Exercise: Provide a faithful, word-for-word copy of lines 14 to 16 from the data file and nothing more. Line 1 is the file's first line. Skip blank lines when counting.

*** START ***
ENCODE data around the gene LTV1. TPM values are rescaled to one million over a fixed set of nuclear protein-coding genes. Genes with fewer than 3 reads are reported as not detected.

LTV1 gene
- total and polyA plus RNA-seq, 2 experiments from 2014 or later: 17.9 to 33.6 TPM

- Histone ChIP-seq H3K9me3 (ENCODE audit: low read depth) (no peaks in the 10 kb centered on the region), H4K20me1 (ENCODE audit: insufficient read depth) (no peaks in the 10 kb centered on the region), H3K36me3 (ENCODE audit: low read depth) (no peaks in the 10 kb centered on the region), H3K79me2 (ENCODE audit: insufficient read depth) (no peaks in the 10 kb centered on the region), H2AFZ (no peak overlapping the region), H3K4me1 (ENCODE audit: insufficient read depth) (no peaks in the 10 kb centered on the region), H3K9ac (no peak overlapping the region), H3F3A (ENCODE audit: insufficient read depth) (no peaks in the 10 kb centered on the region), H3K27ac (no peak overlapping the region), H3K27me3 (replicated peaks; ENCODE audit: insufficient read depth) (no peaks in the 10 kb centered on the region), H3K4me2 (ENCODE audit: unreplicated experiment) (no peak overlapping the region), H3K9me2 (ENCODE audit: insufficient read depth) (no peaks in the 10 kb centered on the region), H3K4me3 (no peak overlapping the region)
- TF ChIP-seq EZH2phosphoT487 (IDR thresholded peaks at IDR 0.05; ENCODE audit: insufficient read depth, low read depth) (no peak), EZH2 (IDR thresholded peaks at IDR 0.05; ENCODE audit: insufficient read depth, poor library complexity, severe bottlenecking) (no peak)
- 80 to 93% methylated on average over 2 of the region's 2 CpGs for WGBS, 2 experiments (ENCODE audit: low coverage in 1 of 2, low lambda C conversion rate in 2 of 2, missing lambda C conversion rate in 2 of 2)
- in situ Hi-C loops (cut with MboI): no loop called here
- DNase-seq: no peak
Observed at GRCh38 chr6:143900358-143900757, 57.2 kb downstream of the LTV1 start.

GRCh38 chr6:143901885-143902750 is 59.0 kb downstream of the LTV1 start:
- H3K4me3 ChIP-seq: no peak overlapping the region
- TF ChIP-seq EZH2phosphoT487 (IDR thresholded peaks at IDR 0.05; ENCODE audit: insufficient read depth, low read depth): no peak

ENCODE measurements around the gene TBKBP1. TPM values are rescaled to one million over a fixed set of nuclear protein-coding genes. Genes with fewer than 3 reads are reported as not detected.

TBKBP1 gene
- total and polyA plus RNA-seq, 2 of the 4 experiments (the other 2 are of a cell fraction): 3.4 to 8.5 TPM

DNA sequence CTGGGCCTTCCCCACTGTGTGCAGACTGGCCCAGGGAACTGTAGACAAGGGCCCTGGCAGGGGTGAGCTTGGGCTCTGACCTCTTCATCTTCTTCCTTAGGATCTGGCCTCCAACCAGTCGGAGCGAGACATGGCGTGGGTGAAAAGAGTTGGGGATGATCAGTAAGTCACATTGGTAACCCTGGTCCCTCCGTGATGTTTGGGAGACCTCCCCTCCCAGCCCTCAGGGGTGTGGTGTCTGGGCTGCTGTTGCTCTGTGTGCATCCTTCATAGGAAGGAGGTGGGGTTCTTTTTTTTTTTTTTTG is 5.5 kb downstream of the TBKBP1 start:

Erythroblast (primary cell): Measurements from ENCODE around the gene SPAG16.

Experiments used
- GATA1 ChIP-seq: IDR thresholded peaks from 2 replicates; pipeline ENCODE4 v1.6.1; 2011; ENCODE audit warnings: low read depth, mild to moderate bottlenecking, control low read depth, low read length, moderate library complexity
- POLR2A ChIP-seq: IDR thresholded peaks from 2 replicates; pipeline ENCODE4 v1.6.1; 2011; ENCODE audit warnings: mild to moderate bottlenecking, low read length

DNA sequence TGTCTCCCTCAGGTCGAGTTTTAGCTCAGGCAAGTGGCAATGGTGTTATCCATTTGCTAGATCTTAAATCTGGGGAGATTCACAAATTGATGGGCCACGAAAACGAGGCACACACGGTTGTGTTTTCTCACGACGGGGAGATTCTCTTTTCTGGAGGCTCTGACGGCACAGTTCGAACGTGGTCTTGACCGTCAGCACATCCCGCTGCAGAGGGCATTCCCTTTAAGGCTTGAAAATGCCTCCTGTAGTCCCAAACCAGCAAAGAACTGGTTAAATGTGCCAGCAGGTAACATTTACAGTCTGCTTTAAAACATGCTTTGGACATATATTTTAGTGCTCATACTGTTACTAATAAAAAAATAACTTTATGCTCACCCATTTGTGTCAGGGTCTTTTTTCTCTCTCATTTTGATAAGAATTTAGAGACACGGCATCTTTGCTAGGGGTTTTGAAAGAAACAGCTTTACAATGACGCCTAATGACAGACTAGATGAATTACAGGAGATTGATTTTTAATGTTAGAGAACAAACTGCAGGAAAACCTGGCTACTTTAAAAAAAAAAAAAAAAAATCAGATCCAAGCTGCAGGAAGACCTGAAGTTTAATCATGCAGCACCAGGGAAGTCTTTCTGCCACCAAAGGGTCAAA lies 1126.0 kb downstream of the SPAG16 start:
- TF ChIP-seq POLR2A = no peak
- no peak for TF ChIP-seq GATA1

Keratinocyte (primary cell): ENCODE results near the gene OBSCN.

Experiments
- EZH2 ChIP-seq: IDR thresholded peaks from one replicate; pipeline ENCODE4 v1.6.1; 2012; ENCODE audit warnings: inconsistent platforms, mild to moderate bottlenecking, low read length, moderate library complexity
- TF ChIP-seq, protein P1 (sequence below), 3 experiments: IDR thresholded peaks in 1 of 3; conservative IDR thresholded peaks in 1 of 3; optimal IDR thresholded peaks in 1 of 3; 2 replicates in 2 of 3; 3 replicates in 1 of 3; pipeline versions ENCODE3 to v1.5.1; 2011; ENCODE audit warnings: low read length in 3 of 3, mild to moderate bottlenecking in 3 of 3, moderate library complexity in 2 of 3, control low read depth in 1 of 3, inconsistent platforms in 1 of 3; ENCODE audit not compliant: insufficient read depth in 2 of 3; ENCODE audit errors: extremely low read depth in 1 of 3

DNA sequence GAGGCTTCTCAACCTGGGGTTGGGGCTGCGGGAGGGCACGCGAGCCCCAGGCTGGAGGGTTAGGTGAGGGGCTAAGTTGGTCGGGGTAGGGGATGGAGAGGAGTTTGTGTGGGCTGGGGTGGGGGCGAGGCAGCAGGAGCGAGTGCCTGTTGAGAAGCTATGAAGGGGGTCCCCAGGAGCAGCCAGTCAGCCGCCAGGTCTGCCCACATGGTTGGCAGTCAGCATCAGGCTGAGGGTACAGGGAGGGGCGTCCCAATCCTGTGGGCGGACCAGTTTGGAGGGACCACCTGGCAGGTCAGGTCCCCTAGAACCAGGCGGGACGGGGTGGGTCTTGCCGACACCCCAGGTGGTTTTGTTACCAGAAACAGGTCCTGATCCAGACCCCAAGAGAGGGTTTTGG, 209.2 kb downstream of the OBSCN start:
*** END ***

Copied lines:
TBKBP1 gene
- total and polyA plus RNA-seq, 2 of the 4 experiments (the other 2 are of a cell fraction): 3.4 to 8.5 TPM

DNA sequence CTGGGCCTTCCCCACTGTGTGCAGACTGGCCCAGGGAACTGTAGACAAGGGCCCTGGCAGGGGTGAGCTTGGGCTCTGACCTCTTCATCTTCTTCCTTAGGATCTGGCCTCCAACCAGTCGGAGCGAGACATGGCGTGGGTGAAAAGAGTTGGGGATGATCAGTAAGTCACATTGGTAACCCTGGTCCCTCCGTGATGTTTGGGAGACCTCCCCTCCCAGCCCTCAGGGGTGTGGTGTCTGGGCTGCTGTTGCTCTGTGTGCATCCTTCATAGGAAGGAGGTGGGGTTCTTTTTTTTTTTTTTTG is 5.5 kb downstream of the TBKBP1 start: